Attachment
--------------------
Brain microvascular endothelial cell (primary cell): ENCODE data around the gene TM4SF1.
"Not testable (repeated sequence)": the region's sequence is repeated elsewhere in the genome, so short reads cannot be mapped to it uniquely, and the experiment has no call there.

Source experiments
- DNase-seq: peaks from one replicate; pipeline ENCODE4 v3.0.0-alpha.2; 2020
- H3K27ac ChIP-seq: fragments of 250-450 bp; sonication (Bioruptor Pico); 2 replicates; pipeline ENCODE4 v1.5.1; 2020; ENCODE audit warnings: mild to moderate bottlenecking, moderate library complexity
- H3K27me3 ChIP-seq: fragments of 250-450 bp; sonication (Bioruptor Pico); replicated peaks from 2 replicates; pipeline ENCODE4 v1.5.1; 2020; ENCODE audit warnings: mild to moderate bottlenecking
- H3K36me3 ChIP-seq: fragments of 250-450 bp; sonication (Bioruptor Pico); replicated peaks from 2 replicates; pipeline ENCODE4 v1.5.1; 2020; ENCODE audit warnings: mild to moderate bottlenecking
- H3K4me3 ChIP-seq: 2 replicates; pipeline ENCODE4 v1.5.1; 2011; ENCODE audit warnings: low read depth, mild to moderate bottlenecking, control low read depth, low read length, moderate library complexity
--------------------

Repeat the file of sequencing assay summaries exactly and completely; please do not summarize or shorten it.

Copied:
Brain microvascular endothelial cell (primary cell): ENCODE data around the gene TM4SF1.
"Not testable (repeated sequence)": the region's sequence is repeated elsewhere in the genome, so short reads cannot be mapped to it uniquely, and the experiment has no call there.

Source experiments
- DNase-seq: peaks from one replicate; pipeline ENCODE4 v3.0.0-alpha.2; 2020
- H3K27ac ChIP-seq: fragments of 250-450 bp; sonication (Bioruptor Pico); 2 replicates; pipeline ENCODE4 v1.5.1; 2020; ENCODE audit warnings: mild to moderate bottlenecking, moderate library complexity
- H3K27me3 ChIP-seq: fragments of 250-450 bp; sonication (Bioruptor Pico); replicated peaks from 2 replicates; pipeline ENCODE4 v1.5.1; 2020; ENCODE audit warnings: mild to moderate bottlenecking
- H3K36me3 ChIP-seq: fragments of 250-450 bp; sonication (Bioruptor Pico); replicated peaks from 2 replicates; pipeline ENCODE4 v1.5.1; 2020; ENCODE audit warnings: mild to moderate bottlenecking
- H3K4me3 ChIP-seq: 2 replicates; pipeline ENCODE4 v1.5.1; 2011; ENCODE audit warnings: low read depth, mild to moderate bottlenecking, control low read depth, low read length, moderate library complexity